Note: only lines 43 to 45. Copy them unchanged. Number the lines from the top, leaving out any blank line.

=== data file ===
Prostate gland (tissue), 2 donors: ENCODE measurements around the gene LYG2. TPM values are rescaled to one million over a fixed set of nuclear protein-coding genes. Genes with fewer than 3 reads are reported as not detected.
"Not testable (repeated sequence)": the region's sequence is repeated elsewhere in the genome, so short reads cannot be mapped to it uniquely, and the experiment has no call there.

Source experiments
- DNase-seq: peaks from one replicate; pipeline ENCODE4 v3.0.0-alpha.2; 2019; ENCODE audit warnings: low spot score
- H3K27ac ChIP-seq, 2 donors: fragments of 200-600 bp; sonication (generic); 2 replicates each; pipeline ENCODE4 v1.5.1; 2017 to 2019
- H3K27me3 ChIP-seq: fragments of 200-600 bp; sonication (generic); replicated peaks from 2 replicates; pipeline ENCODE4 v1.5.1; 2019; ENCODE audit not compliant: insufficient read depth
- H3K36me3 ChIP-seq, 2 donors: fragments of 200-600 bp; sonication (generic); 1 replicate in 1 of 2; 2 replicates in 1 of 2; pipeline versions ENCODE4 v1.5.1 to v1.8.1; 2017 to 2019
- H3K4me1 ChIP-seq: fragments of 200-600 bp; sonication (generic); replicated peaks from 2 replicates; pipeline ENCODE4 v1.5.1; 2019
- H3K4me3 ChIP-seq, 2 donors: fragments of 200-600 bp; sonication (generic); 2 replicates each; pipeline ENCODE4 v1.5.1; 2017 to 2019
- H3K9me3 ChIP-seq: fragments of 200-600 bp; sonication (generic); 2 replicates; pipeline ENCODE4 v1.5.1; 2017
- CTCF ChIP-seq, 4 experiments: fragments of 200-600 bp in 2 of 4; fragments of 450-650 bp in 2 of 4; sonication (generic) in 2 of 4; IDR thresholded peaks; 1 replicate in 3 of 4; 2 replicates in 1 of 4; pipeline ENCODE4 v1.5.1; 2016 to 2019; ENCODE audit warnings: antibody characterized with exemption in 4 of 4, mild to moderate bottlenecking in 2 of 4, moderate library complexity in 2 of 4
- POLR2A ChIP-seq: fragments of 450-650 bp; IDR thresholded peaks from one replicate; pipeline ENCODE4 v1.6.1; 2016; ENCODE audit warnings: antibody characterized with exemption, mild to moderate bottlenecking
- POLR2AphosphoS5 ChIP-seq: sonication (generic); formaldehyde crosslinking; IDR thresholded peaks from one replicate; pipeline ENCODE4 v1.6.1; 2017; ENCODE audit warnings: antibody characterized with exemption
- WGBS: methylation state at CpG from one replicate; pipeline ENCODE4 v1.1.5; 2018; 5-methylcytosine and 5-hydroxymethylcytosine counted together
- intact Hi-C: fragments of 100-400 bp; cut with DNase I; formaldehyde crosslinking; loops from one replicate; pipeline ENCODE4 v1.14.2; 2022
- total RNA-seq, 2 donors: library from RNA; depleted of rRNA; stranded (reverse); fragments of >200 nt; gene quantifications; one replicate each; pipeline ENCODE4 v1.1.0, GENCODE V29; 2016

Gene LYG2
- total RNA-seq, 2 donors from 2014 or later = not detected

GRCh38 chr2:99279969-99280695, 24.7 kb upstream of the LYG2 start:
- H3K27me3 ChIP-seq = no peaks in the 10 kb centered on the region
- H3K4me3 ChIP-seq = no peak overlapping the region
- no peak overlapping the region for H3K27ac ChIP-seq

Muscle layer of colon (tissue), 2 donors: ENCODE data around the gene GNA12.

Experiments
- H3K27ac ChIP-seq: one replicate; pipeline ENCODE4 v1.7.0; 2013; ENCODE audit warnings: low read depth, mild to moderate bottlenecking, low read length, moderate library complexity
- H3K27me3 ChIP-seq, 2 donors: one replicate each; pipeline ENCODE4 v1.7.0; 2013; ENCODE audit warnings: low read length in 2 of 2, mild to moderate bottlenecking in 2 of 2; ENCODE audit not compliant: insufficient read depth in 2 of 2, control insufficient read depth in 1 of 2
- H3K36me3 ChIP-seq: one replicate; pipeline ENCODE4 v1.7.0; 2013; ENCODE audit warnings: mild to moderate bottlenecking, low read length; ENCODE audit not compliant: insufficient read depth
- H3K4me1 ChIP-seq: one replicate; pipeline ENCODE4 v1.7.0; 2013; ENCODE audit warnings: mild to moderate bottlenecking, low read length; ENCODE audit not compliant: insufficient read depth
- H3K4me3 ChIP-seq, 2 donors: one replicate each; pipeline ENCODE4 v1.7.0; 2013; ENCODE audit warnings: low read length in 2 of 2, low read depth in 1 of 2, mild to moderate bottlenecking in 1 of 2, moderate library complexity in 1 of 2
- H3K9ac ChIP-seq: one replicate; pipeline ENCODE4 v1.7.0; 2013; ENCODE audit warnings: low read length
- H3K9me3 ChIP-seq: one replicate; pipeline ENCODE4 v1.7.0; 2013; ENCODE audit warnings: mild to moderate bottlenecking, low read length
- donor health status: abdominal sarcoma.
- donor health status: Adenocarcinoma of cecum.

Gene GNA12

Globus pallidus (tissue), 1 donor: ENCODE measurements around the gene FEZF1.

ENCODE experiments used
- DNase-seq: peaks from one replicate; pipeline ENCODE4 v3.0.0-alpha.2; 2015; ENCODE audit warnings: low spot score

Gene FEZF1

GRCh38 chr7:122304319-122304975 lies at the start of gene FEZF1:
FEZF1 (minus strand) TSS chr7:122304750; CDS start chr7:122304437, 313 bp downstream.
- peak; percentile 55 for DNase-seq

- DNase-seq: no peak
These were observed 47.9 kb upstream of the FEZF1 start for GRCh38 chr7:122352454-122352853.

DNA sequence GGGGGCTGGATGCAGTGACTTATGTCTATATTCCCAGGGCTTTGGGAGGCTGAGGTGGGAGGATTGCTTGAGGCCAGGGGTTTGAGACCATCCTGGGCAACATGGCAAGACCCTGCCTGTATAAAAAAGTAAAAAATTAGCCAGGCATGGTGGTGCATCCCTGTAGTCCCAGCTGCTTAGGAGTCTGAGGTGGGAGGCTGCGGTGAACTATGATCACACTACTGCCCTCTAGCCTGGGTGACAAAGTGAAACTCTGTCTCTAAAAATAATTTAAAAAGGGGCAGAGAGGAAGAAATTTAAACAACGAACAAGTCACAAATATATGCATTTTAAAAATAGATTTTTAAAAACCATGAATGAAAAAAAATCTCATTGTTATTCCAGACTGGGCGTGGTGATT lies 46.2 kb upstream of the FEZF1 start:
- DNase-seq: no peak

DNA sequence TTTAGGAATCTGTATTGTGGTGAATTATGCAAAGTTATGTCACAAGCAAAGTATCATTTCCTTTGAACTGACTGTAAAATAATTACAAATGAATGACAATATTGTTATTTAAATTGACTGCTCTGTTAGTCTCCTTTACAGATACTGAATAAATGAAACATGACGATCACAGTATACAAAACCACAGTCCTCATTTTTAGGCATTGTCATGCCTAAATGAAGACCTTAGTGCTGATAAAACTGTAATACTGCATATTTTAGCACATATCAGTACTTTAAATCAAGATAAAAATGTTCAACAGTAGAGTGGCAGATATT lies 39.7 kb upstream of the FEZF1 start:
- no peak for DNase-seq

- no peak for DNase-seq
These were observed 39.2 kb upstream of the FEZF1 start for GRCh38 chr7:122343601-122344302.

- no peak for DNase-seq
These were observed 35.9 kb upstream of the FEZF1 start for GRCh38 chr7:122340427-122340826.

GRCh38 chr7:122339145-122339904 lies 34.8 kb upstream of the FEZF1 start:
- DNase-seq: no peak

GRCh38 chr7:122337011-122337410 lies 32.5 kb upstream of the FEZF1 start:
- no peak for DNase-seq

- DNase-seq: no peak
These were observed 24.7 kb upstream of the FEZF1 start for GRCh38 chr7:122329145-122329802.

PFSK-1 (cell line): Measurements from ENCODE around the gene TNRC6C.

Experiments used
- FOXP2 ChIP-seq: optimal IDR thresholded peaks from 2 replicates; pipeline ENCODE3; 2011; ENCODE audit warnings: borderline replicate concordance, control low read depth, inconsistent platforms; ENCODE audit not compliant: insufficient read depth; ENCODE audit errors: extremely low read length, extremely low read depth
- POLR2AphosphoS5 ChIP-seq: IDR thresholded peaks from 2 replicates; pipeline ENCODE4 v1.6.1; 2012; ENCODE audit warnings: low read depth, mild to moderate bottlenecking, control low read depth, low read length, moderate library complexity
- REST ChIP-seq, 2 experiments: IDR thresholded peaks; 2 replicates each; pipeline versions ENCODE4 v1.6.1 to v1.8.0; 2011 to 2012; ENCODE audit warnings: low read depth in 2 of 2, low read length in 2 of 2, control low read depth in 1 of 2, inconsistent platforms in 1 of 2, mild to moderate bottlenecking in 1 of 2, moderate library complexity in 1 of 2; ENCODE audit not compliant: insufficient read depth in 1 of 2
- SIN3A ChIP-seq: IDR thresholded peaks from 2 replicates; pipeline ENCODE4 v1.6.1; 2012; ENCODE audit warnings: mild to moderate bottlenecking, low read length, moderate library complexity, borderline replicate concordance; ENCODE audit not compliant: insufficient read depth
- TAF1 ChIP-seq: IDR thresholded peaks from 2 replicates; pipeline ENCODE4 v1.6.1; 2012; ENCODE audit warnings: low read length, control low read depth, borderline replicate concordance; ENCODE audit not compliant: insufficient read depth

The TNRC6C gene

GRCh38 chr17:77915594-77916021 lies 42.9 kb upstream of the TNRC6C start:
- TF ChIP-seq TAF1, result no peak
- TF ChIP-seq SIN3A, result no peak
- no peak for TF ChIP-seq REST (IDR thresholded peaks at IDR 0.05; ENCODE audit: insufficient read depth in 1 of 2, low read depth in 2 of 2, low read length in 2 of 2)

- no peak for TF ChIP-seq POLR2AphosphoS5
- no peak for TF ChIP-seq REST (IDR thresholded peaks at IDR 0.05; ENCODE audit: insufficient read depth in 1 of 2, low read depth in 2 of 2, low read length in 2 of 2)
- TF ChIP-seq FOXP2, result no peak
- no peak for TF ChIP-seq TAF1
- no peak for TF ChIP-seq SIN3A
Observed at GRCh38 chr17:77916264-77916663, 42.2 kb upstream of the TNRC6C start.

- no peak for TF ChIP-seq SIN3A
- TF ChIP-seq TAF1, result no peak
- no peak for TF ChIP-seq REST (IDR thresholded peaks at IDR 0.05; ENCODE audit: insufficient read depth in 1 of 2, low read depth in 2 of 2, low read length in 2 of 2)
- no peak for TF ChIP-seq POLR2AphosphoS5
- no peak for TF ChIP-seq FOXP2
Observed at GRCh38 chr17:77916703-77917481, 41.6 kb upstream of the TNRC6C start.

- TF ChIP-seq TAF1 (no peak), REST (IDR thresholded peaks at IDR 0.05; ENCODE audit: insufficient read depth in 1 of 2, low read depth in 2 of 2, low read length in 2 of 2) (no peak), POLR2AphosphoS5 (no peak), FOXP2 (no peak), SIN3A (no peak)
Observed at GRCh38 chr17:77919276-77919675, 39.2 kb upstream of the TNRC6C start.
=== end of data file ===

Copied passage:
These were observed 47.9 kb upstream of the FEZF1 start for GRCh38 chr7:122352454-122352853.

DNA sequence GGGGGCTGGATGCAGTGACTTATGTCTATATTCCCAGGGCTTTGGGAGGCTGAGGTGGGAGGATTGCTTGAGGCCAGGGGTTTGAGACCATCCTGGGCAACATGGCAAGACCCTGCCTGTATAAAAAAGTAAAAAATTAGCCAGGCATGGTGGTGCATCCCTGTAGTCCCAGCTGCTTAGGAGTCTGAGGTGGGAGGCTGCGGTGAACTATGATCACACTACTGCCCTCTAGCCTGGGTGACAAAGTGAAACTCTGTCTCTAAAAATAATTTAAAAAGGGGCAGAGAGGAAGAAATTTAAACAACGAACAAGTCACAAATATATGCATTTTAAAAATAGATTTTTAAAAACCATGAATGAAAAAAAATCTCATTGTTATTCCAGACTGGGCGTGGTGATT lies 46.2 kb upstream of the FEZF1 start:
- DNase-seq: no peak